Tag Archives: pronunciations

More Fun with Prescriptivism

Check out this list of the 100 most often mispronounced words & phrases in English. Each “dont-say/do-say” is accompanied by an enlightening comment by an obvious prescriptivist. I’m including some of my favorites here for your enjoyment with my own comments.

For some people, time doesn’t heal all linguistic peeves.

Don’t say: aks | Do say: ask

Comment: This mispronunciation has been around for so long (over 1,000 years) that linguist Mark Aronoff thinks we should cherish it as a part of our linguistic heritage. Most of us would give the axe to “aks.”

A Google search makes it pretty clear that, though cardsharp is the older term, you won’t go misunderstood saying cardshark. Cardsharp yields 197,000 results whereas cardshark gives us a hefty 986,000 by contrast. Using SeeTweet, more people are definitely Tweeting cardshark than they are cardsharp. Wikipedia claims that shark, snark, & sharp are interchangeable based on dialect & region. Interestingly, my spell-check is okay with cardsharp as a word, but it doesn’t recognize cardshark.

Don’t say: card shark | Do say: cardsharp

Comment: Cardsharps probably won’t eat you alive, though they are adept at cutting your purse strings.

Even though I used to work in an optical & witnessed many a patient undergo dilation, I still screwed this one up until I scanned enough “refusal to dilate” forms. There’s something about the /l/ following the /i/ that almost makes a ghost /a/ sound to me even if you’re not explicitly pronouncing an /a/ as you might with the dialate spelling. I don’t know anything about phonetics, though.

Don’t say: dialate | Do say: dilate

Comment: The [i] in this word is so long there is time for another vowel but don’t succumb to the temptation

This one’s interesting to me because ex- & es- ARE the same prefix in this instance, just different renderings, really. At least that’s how I would interpret it. The author does acknowledge that both prefixes do carry the same meaning, despite not considering them to be the same prefix entirely.

Don’t say: excape | Do say: escape

Comment: The good news is, if you say “excape,” you’ve mastered the prefix ex- because its meaning does fit this word. The bad news is, you don’t use this prefix on “escape.”

Hmm, it appears that the OED doesn’t fully agree here. According to the OED, the pronunciation of forte (def. 1) is: /ˈfɔːti//ˈfɔːteɪ/, or formerly /fɔːt/. In any case, I think you’ll get more weird looks than anything if you pronounce this word as “fort.” Wish I could search pronunciations on Google or SeeTweet…

Don’t say: forte | Do say: fort

Comment: The word is spelled “forte” but the [e] is pronounced only when speaking of music, as a “forte passage.” The words for a strong point and a stronghold are pronounced the same: [fort].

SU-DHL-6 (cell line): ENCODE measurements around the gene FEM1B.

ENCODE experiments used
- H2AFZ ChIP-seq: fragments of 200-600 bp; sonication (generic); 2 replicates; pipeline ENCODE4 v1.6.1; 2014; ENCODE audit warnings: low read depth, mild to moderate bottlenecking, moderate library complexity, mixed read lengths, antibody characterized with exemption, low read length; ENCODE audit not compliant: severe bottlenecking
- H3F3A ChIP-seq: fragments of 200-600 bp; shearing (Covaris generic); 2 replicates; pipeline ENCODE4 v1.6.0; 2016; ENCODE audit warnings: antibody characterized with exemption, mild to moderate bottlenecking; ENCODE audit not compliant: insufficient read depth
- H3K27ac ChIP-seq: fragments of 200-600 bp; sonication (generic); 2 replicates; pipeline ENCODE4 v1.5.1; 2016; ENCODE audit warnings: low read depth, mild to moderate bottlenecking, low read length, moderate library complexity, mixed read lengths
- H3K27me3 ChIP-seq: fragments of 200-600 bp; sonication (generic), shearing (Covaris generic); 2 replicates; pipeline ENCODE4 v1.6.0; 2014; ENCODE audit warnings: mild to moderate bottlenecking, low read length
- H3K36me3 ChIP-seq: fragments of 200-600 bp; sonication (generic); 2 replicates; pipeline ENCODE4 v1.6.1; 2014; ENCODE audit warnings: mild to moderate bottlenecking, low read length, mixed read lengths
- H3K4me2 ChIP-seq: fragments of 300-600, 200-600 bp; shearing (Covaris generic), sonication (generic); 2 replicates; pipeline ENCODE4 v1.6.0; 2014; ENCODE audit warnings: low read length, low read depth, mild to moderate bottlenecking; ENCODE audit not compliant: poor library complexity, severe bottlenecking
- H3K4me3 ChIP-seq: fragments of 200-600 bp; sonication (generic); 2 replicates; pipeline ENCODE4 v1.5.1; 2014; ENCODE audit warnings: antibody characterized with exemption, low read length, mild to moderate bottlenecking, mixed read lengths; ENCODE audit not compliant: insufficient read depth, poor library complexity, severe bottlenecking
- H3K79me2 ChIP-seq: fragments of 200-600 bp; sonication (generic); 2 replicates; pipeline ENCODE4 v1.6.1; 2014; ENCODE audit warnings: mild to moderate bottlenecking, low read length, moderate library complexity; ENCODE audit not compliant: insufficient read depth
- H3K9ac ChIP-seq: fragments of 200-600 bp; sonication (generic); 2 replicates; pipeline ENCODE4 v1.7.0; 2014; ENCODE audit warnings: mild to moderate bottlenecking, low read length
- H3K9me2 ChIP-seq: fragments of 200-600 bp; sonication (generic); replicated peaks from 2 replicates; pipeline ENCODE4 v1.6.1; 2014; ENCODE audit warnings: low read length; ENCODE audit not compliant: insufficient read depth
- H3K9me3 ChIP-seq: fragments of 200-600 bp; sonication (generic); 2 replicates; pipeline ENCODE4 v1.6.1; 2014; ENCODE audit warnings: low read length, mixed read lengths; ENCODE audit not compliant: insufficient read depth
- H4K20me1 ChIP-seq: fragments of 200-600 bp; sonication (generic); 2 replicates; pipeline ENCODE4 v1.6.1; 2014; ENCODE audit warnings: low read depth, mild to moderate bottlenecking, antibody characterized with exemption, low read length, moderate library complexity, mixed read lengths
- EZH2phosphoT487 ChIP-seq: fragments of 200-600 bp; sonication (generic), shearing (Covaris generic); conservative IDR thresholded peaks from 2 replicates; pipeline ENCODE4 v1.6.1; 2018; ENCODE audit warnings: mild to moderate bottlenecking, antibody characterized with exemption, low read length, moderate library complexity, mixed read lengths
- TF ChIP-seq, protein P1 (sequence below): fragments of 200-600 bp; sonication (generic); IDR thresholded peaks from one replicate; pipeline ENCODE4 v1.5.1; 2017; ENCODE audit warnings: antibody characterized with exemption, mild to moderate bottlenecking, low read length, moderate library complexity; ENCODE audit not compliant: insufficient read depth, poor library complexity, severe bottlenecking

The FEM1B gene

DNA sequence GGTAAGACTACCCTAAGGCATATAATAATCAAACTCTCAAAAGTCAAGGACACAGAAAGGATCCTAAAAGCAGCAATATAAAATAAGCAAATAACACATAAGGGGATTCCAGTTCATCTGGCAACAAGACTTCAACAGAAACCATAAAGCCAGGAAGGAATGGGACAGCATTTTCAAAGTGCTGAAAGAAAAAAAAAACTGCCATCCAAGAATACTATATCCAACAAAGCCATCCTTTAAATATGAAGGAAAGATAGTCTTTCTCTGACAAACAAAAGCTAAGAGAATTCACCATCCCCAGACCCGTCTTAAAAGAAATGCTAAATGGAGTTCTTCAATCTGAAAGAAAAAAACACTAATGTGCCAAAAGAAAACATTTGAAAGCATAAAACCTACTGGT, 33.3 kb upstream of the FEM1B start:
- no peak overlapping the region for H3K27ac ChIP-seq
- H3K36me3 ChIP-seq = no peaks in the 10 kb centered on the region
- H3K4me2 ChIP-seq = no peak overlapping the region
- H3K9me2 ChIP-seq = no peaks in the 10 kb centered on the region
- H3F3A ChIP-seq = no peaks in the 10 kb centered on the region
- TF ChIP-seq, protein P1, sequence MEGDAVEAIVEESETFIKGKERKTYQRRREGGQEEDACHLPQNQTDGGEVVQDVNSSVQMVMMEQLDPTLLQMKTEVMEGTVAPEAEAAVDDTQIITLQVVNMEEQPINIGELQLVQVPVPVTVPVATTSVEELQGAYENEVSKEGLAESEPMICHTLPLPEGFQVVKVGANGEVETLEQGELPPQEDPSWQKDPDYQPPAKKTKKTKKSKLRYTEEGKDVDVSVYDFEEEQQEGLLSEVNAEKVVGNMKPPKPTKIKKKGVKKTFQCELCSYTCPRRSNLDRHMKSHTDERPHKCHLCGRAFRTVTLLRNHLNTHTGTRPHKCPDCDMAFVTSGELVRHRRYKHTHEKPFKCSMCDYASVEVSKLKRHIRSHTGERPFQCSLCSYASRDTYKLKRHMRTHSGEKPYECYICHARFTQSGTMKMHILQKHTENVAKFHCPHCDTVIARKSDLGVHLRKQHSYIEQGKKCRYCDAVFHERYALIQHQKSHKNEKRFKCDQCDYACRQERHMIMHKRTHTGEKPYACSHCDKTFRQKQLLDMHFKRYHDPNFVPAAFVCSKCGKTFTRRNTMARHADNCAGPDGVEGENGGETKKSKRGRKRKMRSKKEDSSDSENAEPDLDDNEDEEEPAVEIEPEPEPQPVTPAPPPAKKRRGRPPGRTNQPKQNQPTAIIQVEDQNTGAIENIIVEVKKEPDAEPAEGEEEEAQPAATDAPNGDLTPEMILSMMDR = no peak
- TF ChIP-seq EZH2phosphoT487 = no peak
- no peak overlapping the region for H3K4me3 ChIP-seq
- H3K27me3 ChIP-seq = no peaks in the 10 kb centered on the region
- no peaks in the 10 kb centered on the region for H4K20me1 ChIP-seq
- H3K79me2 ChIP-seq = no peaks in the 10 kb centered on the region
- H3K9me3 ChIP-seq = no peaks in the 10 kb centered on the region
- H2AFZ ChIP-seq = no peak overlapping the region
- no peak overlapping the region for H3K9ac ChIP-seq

I’m including this one because I took a math class last semester & on several occasions my professor would attempt to write the words hierarchy or hierarchical on the board, but she would just pause for a few moments & then resign herself to knowingly spelling it incorrectly. She also tripped over the pronunciation regularly. Even I can admit to having some linguistic peeves.

Don’t say: hi-archy | Do say: hierarchy

Comment: Remember, hierarchies go higher than you might think. This one is pronounced “higher archy” and not “high archy.”

Not sure where the author gets off saying this pronunciation is “incorrect” & “to be avoided.” If it appears with regularity & in patterned distributions in certain dialects, why is it wrong in said dialects?

Don’t say: Laura Norder | Do say: law and order

Comment: The sound [aw] picks up an [r] in some dialects (also “sawr” and “gnawr”). Avoid it and keep Laura Norder in her place.

I would love to hear someone actually pronounce it as prescribed here. I guess I never learned what the rules are about preserving a source language’s pronunciation. Wait, why don’t we pronounce pronunciation with French pronunciation? It’s almost the same word! Or maybe I’m just not understanding what “moved far enough away from French” means. Why do we pronounce Paris with an English/American accent, when I’m sure most of us know the French pronunciation & could safely execute it ourselves? Arbitrary rules!

Don’t say: mawv | Do say: mauve

Comment: This word has not moved far enough away from French to assume an English pronunciation, [mawv], and should still be pronounced [mowv].

And down with napkin, too, god dammit!

Don’t say: nother | Do say: other

Comment: Misanalysis is a common type of speech error based on the misperception of where to draw the line between components of a word of phrase. “A whole nother” comes from misanalyzing “an other” as “a nother.” Not good. Not good.

The comment on this next one just made me laugh. Another prescription based on its French pronunciation? Good luck spreading the word on this one, dear prescriptivist.

Don’t say: zuology | Do say: zoology

Comment: Actually, we should say [zo], not [zu], when we go to the zoo.

Anyway, that’s all I’ve got. Anyone have any other silly prescriptive rules they care to share?

Megan L. Risdal



Filed under Linguistics